‘Straight line’ between anti-LGBTQ+ politics and Colorado Springs shooting, activists say
The Colorado Springs shooting that took the lives of five people was a consequence of hatred whipped up against the LGBTQ+ community by the far-right, activists have said.
Raymond Green Vance, Kelly Loving, Daniel Aston, Derrick Rump and Ashley Paugh were all murdered in a mass shooting in Club Q, an LGBTQ+ venue in Colorado Springs, on Saturday (19 November). Another 25 people were injured by the shooter, who is facing murder and hate crime charges.
The horrific attack comes just six years after 49 people were killed in the Pulse nightclub massacre in Orlando, Florida.
Pulse should have been a catalyst for change, but the six years since that shooting have been painful and turbulent for queer Americans. From legislative attacks to physical violence, LGBTQ+ people have been reminded time and time again that they don’t matter – and that hatred can be weaponised by politicians to win public support.
“You can draw a straight line from the false and vile rhetoric about LGBTQ people spread by extremists and amplified across social media, to the nearly 300 anti-LGBTQ bills introduced this year, to the dozens of attacks on our community like this one,” said Sarah Kate Ellis, president and CEO of GLAAD.
“That this mass shooting took place on the eve of Transgender Day of Remembrance, when we honour the memory of the trans people killed the year prior, deepens the trauma and tragedy for all in the LGBTQ community.”
Melanie Willingham-Jaggers, executive director of LGBTQ+ youth charity GLSEN, said the shooting was a “tragic consequence” of anti-LGBTQ+ rhetoric from right-wing politicians.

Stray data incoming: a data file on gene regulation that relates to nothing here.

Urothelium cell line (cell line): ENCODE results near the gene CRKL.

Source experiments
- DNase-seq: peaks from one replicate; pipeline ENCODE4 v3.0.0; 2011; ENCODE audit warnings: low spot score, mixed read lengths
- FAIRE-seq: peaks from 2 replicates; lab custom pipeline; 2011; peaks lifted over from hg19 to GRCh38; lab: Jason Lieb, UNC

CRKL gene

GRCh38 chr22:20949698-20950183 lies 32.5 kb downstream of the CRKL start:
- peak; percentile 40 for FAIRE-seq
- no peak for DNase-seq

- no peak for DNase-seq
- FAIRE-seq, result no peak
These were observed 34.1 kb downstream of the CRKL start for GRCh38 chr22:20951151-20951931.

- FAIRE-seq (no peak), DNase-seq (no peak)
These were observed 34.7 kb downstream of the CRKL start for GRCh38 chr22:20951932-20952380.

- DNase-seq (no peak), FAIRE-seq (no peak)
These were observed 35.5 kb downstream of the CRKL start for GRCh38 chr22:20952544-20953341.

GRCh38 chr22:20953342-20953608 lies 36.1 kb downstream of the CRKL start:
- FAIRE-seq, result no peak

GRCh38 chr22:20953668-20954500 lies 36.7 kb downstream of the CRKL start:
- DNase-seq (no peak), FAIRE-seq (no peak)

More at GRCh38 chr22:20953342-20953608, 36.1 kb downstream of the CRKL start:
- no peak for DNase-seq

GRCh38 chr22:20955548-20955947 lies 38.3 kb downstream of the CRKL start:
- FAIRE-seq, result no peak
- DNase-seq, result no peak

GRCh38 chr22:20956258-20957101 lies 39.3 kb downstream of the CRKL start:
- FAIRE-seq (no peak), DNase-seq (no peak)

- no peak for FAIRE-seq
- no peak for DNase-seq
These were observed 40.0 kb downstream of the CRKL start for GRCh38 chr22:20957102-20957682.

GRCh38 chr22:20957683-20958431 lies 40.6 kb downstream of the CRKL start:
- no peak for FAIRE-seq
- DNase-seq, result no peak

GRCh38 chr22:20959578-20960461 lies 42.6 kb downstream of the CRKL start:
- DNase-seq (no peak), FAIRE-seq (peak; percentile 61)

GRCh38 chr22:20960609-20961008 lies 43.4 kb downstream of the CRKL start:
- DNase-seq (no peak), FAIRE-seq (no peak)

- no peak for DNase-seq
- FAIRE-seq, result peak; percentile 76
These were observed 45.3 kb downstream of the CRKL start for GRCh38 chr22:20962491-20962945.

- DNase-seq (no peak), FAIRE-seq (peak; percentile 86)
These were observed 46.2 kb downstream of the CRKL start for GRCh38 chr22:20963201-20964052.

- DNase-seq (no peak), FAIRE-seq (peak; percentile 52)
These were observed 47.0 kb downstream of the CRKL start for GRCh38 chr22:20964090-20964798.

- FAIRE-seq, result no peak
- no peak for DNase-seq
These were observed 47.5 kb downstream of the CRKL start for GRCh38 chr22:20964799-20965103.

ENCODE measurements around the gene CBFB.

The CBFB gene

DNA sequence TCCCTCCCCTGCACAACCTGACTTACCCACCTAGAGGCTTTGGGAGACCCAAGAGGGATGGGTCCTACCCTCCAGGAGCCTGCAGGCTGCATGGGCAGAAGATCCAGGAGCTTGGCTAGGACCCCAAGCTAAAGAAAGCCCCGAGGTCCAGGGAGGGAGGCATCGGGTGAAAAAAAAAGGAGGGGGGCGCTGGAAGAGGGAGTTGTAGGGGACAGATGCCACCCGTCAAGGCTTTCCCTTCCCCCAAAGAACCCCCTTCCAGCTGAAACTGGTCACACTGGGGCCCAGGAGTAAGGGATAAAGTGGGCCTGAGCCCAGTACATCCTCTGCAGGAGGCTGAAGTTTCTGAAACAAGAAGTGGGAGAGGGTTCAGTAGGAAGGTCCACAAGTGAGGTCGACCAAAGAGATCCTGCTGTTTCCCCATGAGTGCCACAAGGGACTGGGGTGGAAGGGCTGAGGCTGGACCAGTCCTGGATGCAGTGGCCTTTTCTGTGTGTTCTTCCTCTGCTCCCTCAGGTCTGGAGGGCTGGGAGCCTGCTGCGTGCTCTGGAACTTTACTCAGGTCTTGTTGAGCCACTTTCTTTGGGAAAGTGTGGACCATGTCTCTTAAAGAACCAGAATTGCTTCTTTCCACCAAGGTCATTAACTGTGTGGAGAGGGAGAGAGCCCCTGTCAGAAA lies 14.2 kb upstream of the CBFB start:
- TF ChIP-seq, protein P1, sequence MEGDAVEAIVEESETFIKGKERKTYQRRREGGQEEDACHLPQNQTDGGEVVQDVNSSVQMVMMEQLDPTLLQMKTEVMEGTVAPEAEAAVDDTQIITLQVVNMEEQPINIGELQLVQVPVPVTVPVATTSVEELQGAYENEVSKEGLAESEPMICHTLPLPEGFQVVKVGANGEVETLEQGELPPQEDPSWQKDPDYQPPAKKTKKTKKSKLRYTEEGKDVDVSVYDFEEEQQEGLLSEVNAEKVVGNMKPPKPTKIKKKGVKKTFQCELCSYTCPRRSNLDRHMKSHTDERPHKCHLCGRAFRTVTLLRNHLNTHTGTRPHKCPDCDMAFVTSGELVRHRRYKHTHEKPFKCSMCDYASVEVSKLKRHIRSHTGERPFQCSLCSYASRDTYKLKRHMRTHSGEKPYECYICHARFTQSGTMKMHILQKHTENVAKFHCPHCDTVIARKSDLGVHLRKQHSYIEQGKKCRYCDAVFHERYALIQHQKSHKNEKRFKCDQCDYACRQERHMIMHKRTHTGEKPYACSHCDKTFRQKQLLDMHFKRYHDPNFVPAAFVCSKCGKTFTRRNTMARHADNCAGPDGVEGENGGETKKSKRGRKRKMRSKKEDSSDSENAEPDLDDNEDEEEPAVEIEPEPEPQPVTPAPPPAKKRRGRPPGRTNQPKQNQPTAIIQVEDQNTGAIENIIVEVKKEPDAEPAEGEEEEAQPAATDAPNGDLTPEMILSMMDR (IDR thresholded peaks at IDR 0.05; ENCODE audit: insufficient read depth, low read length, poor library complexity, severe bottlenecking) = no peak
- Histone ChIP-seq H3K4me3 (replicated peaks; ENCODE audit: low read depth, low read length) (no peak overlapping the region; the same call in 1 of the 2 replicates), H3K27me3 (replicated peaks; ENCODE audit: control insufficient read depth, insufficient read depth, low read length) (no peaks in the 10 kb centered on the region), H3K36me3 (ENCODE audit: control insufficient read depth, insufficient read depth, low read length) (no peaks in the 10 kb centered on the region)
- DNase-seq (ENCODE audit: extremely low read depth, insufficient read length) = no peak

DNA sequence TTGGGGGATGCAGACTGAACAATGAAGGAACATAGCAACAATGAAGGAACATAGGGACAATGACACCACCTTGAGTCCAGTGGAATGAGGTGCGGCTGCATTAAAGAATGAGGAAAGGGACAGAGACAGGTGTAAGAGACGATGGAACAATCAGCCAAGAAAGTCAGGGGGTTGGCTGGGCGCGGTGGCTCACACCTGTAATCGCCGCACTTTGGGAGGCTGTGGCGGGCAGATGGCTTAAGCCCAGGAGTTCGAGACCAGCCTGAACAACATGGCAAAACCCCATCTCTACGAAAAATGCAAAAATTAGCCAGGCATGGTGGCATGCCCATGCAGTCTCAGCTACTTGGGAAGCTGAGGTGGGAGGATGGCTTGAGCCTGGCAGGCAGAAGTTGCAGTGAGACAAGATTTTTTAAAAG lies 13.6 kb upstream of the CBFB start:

“We’ve seen it time and again: hate speech, especially hate speech enshrined in state bills, fuels hate crime,” they explained.
“Our hearts go out to the victims of the Club Q shooting and their families and loved ones. For the rest of us, now is a moment to mourn our siblings, but also to translate our fear and rage and desire for solidarity into clear, direct action.”
They added: “We all must rise up against efforts to silence and remove LGBTQ+ people from public life, including this vicious and intentional slaughter of LGBTQ+ people.”
In the aftermath of the Colorado Springs shooting, Willingham-Jaggers would like to see “bold protections” to stop gun violence once and for all.
“We must demand that our leaders govern in ways that honour our communities, respect our lives, and support our safety and rights,” she said.
LGBTQ+ people need ‘humane policies’ after Colorado Springs shooting
Willingam-Jaggers’ plea shouldn’t be a big ask, but in the current climate, even a hint of kindness from some lawmakers would feel like a radical act.
Over the last number of years, viciously transphobic and homophobic pieces of legislation have been cropping up in state legislatures across America. Lawmakers have learned that they can garner public support by leaning into anti-trans talking points that double as conspiracy theories.
Legislatures have banned gender affirming care for minors while others have stopped trans kids from playing sport all in the name of “fairness”.
At a federal level, LGBTQ+ people endured four years of attacks from Donald Trump during his time in the White House. The former president worked diligently to roll back LGBTQ+ protections, and he repeatedly courted homophobia and transphobia in a bid to boost his popularity with his support base. The legacy of that is that the Republican Party remains intently focussed on leveraging transphobia to rally its base.
To end violence against trans and queer people, we need more humane policies that send the message that our community is inherently valuable.
In the wake of the Colorado Springs shooting, politicians have a choice to make: they can either loudly reject anti-LGBTQ+ policies and hate, or they can do nothing.
Shelby Chestnut, director of policy and programs at the Transgender Law Center, puts it simply: “What queer people need now as they mourn those lost in the Colorado Springs shooting is for politicians to step up.
“To end violence against trans and queer people, we need more humane policies that send the message that our community is inherently valuable.
“Our LGBTQ+ community is a gift to our society.”
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